(FMPR) — with the support of its longtime rival, the American Federation 
of Teachers (AFT). The government dismantled the FMPR’s health plan, 
citing an overdrawn balance sheet, lack of liquidity, and bad 
administrative practices.

The next year, rank-and-file teachers responded by electing new, more 
radical union leadership. But even with this new leadership, the FMPR 
was unable to successfully resist the attacks from the AFT and the 
colonial justice system.

Workers at the Puerto Rico Energy and Power Authority (PREPA) were the 
next to come under fire, as the government began purchasing energy from 
two private power-generating enterprises that had recently entered the 

Privatization had wide-ranging effects at PREPA 
— full-time repair and construction workers were replaced by 
subcontractors; administrative and commercial duties were assigned to 
Banco Popular; and corrupt officials drove the authority even deeper 
into debt.

Today, the Electrical Industry and Irrigation Workers Union (UTIER) — 
once one of Puerto Rico’s most powerful and respected unions — suffers 
from a diminished workforce and a demobilized rank and file. Years of 
repeating “the best strike is the one that never comes” have destroyed 
the union’s will to fight, and, in the absence of political 
organization, class consciousness is almost nonexistent.

This assault on the working class intensified in 2004 with the election 
of Governor Anibal Acevedo Vilá 
<http://www.nytimes.com/2008/03/27/us/27cnd-puerto.html>, who attacked 
unions and dismantled social protections in an attempt to protect those 
who financed his campaign from the now-foreseeable collapse of 
commonwealth finances.

Within days of his taking office, Acevedo hiked tuition at the public 
university, a move that was met with resistance from the small but 
highly politicized student movement. But Acevedo’s Popular Democratic 
Party <http://ppdpr.net/> (PDP) was able to successfully forge an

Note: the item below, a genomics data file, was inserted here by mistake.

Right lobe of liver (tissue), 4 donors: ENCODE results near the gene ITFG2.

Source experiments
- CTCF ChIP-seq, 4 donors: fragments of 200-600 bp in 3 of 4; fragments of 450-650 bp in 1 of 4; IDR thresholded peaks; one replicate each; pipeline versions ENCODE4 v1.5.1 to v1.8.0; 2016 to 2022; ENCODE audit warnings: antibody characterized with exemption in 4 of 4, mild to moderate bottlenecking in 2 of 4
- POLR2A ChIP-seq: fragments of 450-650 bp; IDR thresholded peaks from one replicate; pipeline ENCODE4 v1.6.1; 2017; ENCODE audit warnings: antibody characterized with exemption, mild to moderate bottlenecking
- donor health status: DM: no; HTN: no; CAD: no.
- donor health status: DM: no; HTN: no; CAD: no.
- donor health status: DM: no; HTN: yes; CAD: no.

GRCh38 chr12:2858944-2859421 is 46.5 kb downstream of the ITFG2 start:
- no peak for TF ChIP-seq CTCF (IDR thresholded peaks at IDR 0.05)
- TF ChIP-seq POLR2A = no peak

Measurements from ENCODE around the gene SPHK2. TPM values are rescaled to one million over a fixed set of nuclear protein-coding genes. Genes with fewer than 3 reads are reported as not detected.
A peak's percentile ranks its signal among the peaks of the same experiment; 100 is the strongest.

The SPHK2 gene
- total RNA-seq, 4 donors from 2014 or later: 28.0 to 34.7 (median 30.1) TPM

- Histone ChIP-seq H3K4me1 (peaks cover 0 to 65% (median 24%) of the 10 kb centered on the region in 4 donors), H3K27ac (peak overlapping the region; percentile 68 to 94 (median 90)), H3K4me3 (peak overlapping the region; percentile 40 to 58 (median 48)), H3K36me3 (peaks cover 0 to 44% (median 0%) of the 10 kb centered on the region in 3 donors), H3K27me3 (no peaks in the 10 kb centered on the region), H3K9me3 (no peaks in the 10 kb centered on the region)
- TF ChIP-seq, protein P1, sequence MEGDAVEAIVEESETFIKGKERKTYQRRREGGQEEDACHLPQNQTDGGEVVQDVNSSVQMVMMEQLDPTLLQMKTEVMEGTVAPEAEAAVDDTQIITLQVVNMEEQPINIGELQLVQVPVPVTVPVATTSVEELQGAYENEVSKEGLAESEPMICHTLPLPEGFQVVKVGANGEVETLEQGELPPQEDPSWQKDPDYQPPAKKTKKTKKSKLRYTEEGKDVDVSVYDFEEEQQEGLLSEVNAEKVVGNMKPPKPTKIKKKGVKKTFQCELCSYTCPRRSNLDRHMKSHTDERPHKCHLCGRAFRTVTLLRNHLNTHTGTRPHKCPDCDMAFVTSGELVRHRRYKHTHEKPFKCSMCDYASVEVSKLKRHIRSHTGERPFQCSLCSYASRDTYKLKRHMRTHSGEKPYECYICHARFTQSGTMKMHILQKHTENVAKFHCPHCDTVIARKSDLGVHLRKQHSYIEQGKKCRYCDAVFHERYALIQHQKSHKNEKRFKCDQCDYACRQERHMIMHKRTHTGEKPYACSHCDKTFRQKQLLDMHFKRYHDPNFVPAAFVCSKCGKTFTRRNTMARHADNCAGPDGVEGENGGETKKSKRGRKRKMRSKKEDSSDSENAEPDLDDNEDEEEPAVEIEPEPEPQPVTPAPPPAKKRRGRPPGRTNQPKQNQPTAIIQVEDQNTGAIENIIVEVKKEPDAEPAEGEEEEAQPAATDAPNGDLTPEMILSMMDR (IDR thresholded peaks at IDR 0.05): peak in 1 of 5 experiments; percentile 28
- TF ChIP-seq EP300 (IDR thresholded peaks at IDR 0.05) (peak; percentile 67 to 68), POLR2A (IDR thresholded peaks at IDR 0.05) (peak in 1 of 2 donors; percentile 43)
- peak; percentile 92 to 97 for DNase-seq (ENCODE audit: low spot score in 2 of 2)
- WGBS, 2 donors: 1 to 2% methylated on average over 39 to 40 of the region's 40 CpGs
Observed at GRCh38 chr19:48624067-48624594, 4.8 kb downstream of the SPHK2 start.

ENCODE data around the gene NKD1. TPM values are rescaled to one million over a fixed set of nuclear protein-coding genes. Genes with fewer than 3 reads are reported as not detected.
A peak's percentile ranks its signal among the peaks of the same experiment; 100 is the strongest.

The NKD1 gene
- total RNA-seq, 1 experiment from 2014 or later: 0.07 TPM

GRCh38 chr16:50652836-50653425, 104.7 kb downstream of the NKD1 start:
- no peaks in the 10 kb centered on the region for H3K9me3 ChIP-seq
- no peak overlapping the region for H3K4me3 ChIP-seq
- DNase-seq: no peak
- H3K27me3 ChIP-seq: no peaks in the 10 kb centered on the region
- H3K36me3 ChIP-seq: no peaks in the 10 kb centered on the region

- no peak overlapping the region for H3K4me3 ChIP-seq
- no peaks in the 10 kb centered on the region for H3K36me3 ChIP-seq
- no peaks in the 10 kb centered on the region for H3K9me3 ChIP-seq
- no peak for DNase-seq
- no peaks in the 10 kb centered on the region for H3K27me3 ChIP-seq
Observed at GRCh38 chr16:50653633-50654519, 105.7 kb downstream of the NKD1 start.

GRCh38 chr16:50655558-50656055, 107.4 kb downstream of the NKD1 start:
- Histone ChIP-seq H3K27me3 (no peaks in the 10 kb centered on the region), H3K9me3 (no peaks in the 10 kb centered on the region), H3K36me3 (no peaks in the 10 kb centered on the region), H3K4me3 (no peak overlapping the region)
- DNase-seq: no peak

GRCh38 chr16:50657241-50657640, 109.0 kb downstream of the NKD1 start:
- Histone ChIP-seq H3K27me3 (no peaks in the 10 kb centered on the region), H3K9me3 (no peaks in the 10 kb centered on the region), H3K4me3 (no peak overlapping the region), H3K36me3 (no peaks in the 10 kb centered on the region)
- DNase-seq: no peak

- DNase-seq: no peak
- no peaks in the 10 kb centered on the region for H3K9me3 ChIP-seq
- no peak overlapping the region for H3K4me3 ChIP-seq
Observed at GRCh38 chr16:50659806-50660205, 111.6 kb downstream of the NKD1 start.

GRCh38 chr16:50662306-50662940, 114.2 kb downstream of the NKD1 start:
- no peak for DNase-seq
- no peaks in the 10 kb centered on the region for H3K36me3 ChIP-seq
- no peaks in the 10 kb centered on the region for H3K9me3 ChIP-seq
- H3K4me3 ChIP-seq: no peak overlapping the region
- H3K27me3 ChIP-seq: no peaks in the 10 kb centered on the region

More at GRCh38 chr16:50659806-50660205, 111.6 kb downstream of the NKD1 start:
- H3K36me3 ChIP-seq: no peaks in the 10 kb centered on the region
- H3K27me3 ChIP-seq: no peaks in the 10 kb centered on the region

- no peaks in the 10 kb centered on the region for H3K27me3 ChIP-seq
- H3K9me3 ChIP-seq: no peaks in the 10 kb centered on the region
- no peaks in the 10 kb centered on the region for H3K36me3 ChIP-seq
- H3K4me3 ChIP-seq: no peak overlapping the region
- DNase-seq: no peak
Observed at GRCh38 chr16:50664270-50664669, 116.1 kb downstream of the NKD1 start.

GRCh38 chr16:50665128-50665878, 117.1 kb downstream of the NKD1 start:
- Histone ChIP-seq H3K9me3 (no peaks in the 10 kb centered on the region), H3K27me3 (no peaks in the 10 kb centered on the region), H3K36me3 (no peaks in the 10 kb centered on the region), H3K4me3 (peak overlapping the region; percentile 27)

alliance with ruling-class nationalists and independence advocates, 
putting the party on good footing to absorb or defeat any groundswell of 
working-class struggle that might emerge.

        One-Sided Class War

Increases in the cost of water, power, and basic consumer goods were 
followed by the establishment of a sales tax in 2007, in order to create 
the Puerto Rico Urgent Interest Fund Corporation 
<http://www.gdb-pur.com/investors_resources/cofina.html> (COFINA) — a 
new fund set up to issue investment bonds as a way to refinance the 
public debt.

Many were opposed to the new tax, which would hit poor Puerto Ricans the 
hardest. Still, a popular movement in favor of the Sales and Services 
Tax emerged. But the movement — known as “el pueblo grita 
or “the people shout” — was really organized by the media and a few of 
the AFL-CIO unions — or, as we like to call them in Puerto Rico, 
“chupacuotas” (“quota-suckers”).

So the governor — facing a hostile Congress but determined to pass the 
new tax — used public workers as the cue ball in a game of political 
pool. He closed the Department of Education for two weeks, citing 
concern about the public debt.

The FMPR didn’t have the strength to respond — unable to protest, many 
teachers ran to the unemployment offices and began collecting food 
stamps. Still, a small group of teachers and students fought back by 
organizing civil disobedience and street resistance. In the end, schools 
reopened and teachers were paid, but the governor was able to 
successfully push the unpopular sales tax through congress.

That process laid the groundwork for the 2008 teachers’ strike 
The FMPR had begun negotiating their new collective bargaining agreement 
in 2005. But the negotiations stalled when the union ran up against the 
government agenda — to privatize schools and reduce the size of the 
Department of Education.

In response, The FMPR began preparing to strike, working to build 
widespread support for the union among ordinary Puerto Ricans. Support 
for the teachers grew with each passing moment. But then the union was 
decertified in January 2008, two months before the strike was scheduled